License
When quoting this document, please refer to the following
DOI: 10.4230/LIPIcs.STACS.2019.30
URL: http://drops.dagstuhl.de/opus/volltexte/2019/10269/
Go to the corresponding LIPIcs Volume Portal


Gawrychowski, Pawel ; Manea, Florin ; Serafin, Radoslaw

Fast and Longest Rollercoasters

pdf-format:
LIPIcs-STACS-2019-30.pdf (0.7 MB)


Abstract

For k >= 3, a k-rollercoaster is a sequence of numbers whose every maximal contiguous subsequence, that is increasing or decreasing, has length at least k; 3-rollercoasters are called simply rollercoasters. Given a sequence of distinct real numbers, we are interested in computing its maximum-length (not necessarily contiguous) subsequence that is a k-rollercoaster. Biedl et al. (2018) have shown that each sequence of n distinct real numbers contains a rollercoaster of length at least ceil[n/2] for n>7, and that a longest rollercoaster contained in such a sequence can be computed in O(n log n)-time (or faster, in O(n log log n) time, when the input sequence is a permutation of {1,...,n}). They have also shown that every sequence of n >=slant (k-1)^2+1 distinct real numbers contains a k-rollercoaster of length at least n/(2(k-1)) - 3k/2, and gave an O(nk log n)-time (respectively, O(n k log log n)-time) algorithm computing a longest k-rollercoaster in a sequence of length n (respectively, a permutation of {1,...,n}). In this paper, we give an O(nk^2)-time algorithm computing the length of a longest k-rollercoaster contained in a sequence of n distinct real numbers; hence, for constant k, our algorithm computes the length of a longest k-rollercoaster in optimal linear time. The algorithm can be easily adapted to output the respective k-rollercoaster. In particular, this improves the results of Biedl et al. (2018), by showing that a longest rollercoaster can be computed in optimal linear time. We also present an algorithm computing the length of a longest k-rollercoaster in O(n log^2 n)-time, that is, subquadratic even for large values of k <= n. Again, the rollercoaster can be easily retrieved. Finally, we show an Omega(n log k) lower bound for the number of comparisons in any comparison-based algorithm computing the length of a longest k-rollercoaster.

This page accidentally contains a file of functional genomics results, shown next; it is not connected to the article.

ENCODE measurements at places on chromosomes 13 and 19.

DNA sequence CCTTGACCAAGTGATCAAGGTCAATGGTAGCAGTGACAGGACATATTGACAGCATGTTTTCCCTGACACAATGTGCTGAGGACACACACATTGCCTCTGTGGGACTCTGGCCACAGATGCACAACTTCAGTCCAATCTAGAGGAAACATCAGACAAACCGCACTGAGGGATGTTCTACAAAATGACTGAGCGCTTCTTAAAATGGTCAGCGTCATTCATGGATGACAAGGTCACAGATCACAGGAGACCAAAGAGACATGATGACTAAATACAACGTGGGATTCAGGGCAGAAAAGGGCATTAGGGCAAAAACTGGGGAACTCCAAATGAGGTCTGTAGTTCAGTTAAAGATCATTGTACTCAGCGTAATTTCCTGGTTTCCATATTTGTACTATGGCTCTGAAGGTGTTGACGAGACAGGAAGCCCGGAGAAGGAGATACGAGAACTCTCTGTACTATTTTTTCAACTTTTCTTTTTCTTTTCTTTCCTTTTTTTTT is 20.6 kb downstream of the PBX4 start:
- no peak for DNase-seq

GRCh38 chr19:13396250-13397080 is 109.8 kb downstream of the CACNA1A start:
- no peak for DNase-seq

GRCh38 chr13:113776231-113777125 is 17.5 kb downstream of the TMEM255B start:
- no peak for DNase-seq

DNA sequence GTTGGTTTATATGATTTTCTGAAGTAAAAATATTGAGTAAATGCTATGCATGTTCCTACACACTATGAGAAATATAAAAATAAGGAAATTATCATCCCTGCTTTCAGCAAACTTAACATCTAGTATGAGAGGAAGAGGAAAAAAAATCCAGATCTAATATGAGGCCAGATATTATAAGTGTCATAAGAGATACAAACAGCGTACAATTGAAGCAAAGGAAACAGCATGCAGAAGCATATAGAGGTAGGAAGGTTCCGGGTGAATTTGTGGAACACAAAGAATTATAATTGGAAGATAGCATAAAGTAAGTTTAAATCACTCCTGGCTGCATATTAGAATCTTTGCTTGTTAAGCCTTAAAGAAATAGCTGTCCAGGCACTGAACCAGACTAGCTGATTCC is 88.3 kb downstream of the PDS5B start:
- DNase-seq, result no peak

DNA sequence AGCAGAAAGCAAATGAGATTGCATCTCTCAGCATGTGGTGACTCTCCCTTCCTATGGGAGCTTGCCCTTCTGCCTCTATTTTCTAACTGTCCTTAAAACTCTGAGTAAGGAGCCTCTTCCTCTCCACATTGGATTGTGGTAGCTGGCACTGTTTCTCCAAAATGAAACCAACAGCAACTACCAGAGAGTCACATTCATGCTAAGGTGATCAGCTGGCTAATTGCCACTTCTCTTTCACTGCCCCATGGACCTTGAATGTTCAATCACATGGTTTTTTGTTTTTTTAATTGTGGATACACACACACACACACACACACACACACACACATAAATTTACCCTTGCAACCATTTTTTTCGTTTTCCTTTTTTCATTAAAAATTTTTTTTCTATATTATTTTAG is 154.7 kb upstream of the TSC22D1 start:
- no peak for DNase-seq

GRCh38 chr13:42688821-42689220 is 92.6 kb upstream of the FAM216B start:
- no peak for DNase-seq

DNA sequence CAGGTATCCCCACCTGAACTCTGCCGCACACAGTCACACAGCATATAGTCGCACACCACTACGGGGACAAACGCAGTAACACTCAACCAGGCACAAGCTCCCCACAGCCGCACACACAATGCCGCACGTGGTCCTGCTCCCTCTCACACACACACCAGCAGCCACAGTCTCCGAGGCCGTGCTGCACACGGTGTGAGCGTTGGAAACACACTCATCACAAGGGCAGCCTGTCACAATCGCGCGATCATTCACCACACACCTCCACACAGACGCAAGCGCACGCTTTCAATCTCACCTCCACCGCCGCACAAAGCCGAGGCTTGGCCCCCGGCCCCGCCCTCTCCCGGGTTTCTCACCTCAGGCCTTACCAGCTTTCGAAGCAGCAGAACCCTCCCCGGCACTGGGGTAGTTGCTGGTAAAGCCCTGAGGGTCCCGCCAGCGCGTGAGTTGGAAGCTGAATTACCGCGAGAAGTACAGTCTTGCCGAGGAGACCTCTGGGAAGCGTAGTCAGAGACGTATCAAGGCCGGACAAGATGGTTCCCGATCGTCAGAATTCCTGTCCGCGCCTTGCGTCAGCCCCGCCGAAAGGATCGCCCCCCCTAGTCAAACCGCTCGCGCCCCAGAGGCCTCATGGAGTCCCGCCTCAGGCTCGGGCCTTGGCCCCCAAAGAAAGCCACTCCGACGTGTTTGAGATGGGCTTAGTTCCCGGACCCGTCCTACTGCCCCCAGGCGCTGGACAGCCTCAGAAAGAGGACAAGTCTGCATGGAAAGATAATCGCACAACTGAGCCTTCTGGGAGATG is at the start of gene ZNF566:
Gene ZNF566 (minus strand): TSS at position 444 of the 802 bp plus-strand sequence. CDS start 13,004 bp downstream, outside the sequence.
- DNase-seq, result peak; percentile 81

BibTeX - Entry

@InProceedings{gawrychowski_et_al:LIPIcs:2019:10269,
  author =	{Pawel Gawrychowski and Florin Manea and Radoslaw Serafin},
  title =	{{Fast and Longest Rollercoasters}},
  booktitle =	{36th International Symposium on Theoretical Aspects of Computer Science (STACS 2019)},
  pages =	{30:1--30:17},
  series =	{Leibniz International Proceedings in Informatics (LIPIcs)},
  ISBN =	{978-3-95977-100-9},
  ISSN =	{1868-8969},
  year =	{2019},
  volume =	{126},
  editor =	{Rolf Niedermeier and Christophe Paul},
  publisher =	{Schloss Dagstuhl--Leibniz-Zentrum fuer Informatik},
  address =	{Dagstuhl, Germany},
  URL =		{http://drops.dagstuhl.de/opus/volltexte/2019/10269},
  doi =		{10.4230/LIPIcs.STACS.2019.30},
  annote =	{Keywords: sequences, alternating runs, patterns in permutations}
}

Keywords: sequences, alternating runs, patterns in permutations
Seminar: 36th International Symposium on Theoretical Aspects of Computer Science (STACS 2019)
Issue Date: 2019
Date of publication: 12.03.2019


DROPS-Home | Fulltext Search | Imprint | Privacy Published by LZI